the probability density of the next photon, i.e. the first (=1), is predicted for the laser and the single photon source. The resulting functions are
(S17)  
(S18) 
With Eqn. S13 the probability densities of the th photon can be calculated iteratively. For the laser an analytic expression is given by
(S19) 
The functions in the case of the single photon source become very lengthy. The Mathematica source code of the calculation can be obtained in Appendix I.
The probability densities are shown in Fig. 1e for both light sources with the parameters , and .
The greatest difference between the two sources exists between the densities of the first photon. Exactly this functions give a strong hint, that the single photon source produces less coincidences than the laser, because for small waiting times ( ns) it is more unlikely that the single photon source emits the first photon.
Appendix E Number of photons within time intervals
The described single photon source is a “real” single photon source, when it is operated with pulsed excitation, by e.g. a pulsed laser. If the laser has sufficient energy, the system is transferred to the excited state, and emits only a single photon. When the device is operated in continuous wave (cw) mode, the source emits only a single photon at a time – but for a finite observation window, more photons could arrive on a detector. Therefore, we first calculate the probability distribution for a certain number of photons within a waiting time . The function (with ) gives the probability that photons will occur within the time interval under the condition, that the 0th photon was at . Note, that the 0th photon is not included into the number . These functions can be predicted through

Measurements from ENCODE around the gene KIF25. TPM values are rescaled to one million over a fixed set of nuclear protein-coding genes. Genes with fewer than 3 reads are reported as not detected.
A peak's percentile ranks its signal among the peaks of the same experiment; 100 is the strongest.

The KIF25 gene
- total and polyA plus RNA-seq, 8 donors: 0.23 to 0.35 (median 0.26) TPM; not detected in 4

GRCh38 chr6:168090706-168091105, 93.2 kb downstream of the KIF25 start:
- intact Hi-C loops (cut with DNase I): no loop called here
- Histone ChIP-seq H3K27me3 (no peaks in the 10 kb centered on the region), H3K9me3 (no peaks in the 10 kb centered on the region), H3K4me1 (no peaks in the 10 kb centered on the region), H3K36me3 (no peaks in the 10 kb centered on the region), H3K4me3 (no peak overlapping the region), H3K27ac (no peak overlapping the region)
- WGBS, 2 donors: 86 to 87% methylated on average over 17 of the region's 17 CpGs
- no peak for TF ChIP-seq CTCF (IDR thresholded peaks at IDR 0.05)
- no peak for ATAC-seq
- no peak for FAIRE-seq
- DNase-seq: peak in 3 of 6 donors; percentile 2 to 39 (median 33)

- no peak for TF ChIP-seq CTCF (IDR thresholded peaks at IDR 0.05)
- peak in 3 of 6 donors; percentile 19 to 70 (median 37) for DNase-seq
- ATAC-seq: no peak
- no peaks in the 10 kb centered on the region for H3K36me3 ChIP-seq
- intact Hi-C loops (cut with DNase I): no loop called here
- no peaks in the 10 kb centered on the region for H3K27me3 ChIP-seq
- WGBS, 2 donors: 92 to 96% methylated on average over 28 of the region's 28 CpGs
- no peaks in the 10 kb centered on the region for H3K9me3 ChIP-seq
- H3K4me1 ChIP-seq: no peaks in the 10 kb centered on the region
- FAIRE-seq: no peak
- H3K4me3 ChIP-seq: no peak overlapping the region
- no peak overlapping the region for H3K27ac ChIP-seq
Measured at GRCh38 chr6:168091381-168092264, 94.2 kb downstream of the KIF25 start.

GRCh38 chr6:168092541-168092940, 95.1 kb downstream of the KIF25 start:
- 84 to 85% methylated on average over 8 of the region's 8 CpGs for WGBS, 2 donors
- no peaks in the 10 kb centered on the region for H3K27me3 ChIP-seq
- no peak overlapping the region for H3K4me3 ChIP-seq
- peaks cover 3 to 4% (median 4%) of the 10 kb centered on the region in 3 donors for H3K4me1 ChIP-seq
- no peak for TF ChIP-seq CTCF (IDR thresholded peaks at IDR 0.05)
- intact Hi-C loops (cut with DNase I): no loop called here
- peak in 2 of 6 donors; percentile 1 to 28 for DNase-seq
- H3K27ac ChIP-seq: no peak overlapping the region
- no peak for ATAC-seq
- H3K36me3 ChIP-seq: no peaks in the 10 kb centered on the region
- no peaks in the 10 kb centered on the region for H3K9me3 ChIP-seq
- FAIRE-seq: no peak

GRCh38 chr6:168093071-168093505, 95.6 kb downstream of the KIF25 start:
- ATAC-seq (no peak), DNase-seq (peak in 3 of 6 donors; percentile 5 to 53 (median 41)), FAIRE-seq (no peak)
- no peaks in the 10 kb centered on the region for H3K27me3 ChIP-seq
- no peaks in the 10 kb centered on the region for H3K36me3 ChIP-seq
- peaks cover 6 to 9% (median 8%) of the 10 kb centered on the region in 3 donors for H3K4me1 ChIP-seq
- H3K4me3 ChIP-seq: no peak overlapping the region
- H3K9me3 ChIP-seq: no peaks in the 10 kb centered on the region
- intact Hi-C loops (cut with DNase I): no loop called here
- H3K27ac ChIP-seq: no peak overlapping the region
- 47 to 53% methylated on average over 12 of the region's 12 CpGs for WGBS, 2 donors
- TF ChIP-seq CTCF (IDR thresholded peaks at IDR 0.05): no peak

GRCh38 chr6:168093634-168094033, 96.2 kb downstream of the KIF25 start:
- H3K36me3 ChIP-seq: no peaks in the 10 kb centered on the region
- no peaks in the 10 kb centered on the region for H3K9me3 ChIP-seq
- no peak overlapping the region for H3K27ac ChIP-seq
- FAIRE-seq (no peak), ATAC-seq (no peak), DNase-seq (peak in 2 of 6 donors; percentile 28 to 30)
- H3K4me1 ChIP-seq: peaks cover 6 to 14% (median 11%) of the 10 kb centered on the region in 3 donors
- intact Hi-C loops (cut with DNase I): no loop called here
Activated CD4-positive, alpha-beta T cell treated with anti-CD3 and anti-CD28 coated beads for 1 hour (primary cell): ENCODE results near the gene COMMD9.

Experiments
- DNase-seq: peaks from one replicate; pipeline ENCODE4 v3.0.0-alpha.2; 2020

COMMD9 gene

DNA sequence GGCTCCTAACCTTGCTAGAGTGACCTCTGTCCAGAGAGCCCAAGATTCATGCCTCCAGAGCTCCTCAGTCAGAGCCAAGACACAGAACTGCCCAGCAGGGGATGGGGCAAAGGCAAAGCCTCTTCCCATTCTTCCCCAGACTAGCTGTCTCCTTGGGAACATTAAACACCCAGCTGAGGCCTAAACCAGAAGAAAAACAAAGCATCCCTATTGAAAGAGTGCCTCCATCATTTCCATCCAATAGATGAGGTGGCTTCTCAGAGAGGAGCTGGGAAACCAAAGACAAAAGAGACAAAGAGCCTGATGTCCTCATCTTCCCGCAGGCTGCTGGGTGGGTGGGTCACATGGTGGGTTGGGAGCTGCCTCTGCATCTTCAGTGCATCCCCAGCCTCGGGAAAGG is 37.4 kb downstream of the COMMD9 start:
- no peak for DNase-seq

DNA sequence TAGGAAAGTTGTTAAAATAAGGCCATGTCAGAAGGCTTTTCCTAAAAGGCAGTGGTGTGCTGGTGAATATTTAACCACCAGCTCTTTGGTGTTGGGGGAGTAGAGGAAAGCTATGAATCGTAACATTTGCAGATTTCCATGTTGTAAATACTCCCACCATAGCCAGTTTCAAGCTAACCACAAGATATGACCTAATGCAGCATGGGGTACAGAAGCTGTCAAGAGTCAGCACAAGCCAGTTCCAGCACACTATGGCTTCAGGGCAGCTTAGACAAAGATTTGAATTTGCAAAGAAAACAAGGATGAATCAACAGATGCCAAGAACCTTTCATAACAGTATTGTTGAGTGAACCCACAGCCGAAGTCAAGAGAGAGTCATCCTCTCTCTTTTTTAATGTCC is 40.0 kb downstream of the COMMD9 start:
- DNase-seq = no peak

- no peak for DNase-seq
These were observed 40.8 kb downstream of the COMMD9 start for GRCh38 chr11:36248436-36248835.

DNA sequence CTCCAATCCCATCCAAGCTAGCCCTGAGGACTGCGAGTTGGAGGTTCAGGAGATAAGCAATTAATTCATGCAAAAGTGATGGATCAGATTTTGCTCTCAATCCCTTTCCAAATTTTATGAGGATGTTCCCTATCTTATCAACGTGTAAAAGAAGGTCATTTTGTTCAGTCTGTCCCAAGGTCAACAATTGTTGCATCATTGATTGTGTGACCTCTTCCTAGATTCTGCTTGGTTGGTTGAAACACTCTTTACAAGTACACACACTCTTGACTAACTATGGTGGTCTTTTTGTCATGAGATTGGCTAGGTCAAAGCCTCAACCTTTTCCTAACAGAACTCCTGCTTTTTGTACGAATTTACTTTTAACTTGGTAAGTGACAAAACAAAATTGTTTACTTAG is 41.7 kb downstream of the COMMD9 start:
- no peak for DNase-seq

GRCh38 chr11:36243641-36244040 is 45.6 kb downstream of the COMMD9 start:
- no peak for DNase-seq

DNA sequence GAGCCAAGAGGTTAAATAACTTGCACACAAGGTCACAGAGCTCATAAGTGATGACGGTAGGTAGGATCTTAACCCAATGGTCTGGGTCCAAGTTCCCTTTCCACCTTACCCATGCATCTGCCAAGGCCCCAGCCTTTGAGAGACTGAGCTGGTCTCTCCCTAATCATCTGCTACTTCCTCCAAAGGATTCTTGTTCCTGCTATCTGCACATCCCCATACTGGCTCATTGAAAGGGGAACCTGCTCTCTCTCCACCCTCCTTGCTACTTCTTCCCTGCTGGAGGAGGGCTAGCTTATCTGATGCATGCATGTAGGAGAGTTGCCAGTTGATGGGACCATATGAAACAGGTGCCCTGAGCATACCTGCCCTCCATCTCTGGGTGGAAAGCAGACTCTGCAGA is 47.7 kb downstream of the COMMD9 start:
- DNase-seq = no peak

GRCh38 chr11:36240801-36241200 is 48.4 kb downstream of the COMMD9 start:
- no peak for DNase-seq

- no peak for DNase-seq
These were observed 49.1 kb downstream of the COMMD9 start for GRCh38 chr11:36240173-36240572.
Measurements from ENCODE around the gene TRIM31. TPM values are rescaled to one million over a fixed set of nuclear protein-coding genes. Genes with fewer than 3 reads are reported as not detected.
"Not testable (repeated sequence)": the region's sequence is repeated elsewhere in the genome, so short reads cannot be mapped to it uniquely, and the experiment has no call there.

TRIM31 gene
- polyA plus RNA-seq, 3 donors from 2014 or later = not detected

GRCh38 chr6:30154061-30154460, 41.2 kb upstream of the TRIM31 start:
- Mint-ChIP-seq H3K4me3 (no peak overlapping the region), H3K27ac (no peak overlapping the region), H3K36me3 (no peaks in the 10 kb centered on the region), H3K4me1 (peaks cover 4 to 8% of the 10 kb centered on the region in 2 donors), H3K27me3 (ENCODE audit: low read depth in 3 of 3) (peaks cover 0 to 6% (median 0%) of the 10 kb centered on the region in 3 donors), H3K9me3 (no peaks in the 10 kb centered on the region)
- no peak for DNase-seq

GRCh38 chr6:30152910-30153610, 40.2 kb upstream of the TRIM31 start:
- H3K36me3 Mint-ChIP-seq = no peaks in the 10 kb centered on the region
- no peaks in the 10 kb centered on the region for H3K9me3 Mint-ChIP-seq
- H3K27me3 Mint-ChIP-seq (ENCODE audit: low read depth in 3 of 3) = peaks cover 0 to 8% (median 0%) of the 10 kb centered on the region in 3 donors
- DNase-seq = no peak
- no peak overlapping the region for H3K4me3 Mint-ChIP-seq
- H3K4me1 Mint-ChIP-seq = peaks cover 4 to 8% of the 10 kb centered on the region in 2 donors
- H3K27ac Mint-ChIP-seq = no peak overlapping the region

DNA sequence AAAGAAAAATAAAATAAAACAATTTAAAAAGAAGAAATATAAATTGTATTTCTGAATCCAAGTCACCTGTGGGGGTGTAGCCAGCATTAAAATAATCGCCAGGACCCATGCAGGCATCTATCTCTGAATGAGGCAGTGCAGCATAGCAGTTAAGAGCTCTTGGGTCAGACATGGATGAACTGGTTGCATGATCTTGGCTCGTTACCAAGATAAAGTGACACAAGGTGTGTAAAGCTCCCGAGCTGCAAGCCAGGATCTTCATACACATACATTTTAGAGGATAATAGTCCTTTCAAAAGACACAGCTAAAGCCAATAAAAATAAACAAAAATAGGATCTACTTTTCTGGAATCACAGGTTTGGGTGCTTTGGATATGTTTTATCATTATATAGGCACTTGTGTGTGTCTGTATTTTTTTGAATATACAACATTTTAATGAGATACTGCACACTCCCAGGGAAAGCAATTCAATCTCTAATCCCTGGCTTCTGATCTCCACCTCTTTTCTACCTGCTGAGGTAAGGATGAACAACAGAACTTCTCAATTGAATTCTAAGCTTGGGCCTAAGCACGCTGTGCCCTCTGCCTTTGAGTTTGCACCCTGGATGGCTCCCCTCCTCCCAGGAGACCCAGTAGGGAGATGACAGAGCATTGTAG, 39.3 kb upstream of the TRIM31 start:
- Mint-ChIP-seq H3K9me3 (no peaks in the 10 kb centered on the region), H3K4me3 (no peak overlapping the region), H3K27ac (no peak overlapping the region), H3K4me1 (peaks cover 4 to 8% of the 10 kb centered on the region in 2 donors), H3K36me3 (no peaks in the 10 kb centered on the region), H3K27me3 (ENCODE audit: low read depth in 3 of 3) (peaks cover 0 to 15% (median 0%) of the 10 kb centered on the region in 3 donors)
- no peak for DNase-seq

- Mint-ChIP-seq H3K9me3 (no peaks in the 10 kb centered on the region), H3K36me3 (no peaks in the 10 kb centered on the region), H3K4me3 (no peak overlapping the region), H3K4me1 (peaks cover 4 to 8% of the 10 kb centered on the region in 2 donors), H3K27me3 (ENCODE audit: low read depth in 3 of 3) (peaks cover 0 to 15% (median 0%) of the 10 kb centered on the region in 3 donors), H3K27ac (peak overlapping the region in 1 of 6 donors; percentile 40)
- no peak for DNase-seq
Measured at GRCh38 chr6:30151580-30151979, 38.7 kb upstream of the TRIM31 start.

(S20)  
(S21) 
The integral is the probability that the next photon occur in the interval . The probability is calculated by the probability, that the next photon will not come within . To calculate the probability has to be determined, that at , the th Photon has occurred () and within the remaining time , there will not come the following photon (). At a later date we need the probability that within a time interval (with ) no photon will be emitted, when at a photon was emitted. This probability is defined as: